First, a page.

- Playing & Teaching
- Issue archive
- More navigation items
The Berlin-based cello pedagogue discusses bow holds, practice regimes and allowing time for improvement
How do you approach teaching young people, and adults?
I teach a few teenagers, but mostly adults between 24 and 64. All students, independently of their level, have one thing in common: they want to feel free and comfortable during their lessons, and it is up to the teacher to make sure they do. The learning processes of a beginner, an advanced amateur and a professional player are comparable – they all have to be cultivated and given time to grow, and they will do so in their own time.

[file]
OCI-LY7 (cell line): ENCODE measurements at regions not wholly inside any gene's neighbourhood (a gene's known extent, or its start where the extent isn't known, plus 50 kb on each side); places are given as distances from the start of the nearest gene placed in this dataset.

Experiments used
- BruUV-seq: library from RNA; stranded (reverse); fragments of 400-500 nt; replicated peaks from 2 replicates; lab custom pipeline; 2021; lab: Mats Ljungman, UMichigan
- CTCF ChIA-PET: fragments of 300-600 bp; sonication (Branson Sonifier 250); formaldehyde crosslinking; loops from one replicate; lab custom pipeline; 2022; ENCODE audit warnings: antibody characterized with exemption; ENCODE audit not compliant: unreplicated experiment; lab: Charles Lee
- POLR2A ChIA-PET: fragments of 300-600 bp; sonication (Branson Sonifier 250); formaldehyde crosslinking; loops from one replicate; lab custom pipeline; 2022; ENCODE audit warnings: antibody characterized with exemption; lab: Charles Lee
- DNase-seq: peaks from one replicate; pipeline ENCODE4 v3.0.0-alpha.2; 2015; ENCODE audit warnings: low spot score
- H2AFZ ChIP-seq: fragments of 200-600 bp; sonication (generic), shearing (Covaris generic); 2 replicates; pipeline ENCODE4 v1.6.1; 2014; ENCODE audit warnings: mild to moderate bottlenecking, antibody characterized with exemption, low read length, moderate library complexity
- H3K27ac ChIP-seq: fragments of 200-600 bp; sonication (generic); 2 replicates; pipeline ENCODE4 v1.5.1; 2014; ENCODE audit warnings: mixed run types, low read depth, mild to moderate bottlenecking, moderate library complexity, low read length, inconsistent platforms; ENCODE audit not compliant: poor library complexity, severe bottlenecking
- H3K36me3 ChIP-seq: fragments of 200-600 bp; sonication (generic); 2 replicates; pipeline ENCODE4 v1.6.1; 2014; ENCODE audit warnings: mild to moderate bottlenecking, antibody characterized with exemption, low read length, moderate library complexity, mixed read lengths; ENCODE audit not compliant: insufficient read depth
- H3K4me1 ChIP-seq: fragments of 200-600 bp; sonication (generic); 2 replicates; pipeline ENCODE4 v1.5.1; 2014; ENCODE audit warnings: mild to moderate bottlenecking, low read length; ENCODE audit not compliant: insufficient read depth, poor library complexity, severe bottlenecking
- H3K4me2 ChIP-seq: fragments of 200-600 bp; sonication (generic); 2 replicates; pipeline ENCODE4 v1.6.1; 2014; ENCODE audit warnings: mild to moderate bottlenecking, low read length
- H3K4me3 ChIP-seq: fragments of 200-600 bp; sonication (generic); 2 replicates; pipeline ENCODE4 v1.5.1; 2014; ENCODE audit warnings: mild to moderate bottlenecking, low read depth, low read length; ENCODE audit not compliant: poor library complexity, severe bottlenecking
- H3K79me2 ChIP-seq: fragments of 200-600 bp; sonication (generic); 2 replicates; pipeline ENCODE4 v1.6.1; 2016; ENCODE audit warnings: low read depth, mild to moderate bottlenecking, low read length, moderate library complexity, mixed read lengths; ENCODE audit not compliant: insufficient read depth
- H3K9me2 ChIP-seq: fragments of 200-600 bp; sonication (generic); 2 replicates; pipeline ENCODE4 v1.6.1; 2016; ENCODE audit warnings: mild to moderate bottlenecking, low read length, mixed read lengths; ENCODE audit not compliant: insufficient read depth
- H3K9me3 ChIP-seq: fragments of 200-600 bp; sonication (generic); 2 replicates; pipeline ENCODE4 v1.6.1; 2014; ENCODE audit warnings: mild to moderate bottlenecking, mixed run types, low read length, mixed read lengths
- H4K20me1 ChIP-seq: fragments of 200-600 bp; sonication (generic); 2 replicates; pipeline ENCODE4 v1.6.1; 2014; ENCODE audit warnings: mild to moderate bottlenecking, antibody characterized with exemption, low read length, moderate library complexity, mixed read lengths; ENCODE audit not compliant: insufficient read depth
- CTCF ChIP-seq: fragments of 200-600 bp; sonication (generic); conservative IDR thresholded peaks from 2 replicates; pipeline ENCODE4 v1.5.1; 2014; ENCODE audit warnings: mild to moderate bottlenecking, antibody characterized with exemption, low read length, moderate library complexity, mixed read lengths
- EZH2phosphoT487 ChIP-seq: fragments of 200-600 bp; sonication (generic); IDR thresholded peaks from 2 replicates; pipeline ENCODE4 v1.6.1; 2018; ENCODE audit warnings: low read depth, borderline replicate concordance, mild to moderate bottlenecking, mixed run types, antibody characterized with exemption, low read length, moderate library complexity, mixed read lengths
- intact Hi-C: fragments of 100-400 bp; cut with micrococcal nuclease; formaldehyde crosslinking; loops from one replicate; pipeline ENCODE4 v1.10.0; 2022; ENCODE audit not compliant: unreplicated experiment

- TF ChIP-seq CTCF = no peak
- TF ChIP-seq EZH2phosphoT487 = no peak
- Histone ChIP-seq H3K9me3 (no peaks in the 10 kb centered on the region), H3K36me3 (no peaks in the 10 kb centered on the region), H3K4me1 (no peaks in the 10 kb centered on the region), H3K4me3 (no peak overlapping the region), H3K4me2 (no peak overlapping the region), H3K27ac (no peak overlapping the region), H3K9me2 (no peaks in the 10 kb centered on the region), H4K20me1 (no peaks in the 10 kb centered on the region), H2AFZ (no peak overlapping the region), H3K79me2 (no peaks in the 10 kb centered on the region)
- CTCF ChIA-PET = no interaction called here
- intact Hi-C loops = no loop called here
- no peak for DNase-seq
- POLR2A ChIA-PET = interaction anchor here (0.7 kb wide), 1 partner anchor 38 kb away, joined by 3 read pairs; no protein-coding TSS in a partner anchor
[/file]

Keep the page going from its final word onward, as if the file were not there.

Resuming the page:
What shortcomings do you encounter most frequently in students?
Uncertainty about their intentions, and an excess of self-criticism. And in case you were expecting me to say ‘intonation’ or ‘position changes’, let me add that I consider these to be lifelong chores that don’t only concern students. On the other hand, I notice that many string players have a stiff bow-arm wrist.
Already subscribed? Please sign in
We’re delighted that you are enjoying our website. For a limited period, you can try an online subscription to The Strad completely free of charge.